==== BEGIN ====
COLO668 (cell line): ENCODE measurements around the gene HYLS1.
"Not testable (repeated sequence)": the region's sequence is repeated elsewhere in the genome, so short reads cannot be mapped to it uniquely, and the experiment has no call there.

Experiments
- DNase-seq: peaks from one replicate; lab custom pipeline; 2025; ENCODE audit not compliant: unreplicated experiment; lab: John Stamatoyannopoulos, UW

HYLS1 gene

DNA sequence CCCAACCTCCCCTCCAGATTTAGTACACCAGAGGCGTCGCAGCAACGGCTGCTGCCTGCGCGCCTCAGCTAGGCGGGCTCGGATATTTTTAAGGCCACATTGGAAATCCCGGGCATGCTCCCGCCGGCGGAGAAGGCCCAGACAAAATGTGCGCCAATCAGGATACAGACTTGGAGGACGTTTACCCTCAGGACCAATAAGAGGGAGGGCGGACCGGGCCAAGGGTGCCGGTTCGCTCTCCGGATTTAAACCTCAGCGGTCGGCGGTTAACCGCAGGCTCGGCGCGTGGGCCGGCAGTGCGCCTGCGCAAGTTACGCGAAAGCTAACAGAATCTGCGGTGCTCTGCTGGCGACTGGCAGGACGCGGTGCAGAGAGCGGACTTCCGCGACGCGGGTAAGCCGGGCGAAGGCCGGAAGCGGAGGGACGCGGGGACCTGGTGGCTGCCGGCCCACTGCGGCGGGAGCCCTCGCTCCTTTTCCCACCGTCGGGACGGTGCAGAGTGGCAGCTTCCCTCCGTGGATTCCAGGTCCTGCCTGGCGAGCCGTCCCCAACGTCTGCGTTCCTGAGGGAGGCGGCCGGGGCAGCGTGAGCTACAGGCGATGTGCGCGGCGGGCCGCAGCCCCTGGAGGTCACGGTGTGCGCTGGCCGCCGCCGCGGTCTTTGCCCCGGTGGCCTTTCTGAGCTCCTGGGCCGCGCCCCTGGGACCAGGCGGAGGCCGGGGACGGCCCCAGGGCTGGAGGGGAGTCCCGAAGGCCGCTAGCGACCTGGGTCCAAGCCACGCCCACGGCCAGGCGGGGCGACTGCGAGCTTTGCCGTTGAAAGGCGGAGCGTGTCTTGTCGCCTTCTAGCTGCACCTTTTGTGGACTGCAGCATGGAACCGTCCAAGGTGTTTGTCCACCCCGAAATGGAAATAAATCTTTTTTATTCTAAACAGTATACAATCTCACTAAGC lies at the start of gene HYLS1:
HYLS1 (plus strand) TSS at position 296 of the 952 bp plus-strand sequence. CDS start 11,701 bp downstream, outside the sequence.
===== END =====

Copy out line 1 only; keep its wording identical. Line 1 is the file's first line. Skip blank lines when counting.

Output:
COLO668 (cell line): ENCODE measurements around the gene HYLS1.